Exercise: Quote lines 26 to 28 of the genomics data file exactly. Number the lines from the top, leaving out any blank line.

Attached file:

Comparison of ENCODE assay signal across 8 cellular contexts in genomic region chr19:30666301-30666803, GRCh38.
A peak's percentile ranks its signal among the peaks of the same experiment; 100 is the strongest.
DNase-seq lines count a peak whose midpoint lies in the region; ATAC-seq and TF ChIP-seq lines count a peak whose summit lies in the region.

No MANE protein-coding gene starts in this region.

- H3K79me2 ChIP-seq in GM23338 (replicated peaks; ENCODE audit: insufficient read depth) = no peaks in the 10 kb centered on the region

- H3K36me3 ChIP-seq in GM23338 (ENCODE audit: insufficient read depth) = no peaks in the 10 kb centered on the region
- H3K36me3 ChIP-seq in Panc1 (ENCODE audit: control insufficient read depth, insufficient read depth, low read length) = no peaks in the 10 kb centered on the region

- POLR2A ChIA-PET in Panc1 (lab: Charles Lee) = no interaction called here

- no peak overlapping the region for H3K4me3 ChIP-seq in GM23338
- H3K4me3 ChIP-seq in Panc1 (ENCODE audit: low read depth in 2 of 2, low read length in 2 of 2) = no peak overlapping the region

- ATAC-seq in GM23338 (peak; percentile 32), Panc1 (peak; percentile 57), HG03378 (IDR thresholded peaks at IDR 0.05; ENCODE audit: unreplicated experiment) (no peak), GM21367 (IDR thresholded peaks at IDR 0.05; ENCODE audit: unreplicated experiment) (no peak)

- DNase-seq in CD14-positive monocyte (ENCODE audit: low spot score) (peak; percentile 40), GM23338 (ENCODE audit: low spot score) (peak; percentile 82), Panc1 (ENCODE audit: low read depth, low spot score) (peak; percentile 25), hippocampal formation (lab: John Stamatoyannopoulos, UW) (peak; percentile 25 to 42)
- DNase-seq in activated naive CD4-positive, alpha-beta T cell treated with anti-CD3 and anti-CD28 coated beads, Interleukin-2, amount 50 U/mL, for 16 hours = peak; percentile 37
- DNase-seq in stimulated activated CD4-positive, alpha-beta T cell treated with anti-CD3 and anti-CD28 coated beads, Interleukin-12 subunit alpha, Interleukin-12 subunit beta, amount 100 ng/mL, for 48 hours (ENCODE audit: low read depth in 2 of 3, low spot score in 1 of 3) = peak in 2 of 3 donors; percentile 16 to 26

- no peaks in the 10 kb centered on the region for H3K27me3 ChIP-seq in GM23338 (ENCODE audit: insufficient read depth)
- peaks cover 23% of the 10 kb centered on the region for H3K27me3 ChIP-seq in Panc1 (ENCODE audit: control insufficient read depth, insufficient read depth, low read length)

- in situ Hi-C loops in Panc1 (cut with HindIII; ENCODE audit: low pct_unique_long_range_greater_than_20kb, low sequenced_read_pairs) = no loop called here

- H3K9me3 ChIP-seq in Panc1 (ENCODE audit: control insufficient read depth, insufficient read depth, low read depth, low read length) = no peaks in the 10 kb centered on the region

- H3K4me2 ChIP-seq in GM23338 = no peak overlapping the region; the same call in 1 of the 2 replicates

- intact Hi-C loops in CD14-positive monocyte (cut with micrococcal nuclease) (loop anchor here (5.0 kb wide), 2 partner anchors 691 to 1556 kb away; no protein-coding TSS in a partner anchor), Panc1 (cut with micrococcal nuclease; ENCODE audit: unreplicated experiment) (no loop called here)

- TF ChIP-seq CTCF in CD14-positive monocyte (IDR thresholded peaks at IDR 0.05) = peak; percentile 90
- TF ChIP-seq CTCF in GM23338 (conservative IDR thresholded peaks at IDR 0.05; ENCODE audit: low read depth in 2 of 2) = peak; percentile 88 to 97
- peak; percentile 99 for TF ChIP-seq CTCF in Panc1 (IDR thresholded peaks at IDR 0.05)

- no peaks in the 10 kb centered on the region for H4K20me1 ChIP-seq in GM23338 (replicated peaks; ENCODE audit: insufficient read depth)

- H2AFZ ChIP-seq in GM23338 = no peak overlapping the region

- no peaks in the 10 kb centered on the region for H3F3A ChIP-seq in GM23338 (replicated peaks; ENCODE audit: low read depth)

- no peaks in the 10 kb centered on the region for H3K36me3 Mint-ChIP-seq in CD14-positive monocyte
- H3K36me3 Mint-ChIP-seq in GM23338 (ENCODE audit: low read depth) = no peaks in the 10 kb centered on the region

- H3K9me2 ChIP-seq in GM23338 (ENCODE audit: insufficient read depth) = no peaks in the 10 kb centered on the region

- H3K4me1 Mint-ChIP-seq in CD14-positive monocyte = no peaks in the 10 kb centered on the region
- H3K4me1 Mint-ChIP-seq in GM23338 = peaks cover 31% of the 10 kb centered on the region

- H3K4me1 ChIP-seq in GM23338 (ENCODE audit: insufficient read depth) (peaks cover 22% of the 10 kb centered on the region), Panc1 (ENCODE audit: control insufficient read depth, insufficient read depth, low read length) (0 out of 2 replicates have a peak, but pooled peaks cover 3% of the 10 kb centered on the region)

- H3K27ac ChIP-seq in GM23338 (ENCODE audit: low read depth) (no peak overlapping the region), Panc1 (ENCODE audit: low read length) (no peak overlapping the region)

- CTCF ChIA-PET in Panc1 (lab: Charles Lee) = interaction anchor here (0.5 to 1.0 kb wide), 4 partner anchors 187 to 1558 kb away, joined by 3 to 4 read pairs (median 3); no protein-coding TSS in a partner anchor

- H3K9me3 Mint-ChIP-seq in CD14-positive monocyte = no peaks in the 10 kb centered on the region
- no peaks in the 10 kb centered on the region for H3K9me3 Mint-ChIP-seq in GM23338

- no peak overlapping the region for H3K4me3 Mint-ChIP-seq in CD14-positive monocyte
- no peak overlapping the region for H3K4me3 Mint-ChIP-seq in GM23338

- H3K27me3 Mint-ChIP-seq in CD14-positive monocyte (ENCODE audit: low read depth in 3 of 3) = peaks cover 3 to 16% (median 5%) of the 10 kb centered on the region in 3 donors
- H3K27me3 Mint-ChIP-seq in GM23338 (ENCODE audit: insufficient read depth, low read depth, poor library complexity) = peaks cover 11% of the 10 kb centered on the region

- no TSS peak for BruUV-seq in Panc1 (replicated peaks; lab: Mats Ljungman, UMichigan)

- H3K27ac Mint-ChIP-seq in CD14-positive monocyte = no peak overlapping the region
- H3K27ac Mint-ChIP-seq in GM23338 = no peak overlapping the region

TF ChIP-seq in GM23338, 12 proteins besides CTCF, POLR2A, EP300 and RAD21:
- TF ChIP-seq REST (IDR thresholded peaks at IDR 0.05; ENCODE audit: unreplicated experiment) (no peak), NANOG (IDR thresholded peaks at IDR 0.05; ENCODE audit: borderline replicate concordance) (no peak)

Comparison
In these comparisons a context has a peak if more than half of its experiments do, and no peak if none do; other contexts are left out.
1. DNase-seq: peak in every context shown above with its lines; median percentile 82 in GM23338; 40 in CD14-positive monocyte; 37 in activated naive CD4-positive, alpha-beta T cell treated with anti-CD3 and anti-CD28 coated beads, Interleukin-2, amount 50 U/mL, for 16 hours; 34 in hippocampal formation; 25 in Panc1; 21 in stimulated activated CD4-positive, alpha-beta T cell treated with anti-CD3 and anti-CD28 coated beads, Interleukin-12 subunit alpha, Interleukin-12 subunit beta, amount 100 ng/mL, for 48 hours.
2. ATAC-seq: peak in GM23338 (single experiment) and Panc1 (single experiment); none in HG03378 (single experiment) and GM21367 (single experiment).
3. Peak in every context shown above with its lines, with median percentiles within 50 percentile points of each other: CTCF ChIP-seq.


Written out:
- no peaks in the 10 kb centered on the region for H3F3A ChIP-seq in GM23338 (replicated peaks; ENCODE audit: low read depth)

- no peaks in the 10 kb centered on the region for H3K36me3 Mint-ChIP-seq in CD14-positive monocyte
- H3K36me3 Mint-ChIP-seq in GM23338 (ENCODE audit: low read depth) = no peaks in the 10 kb centered on the region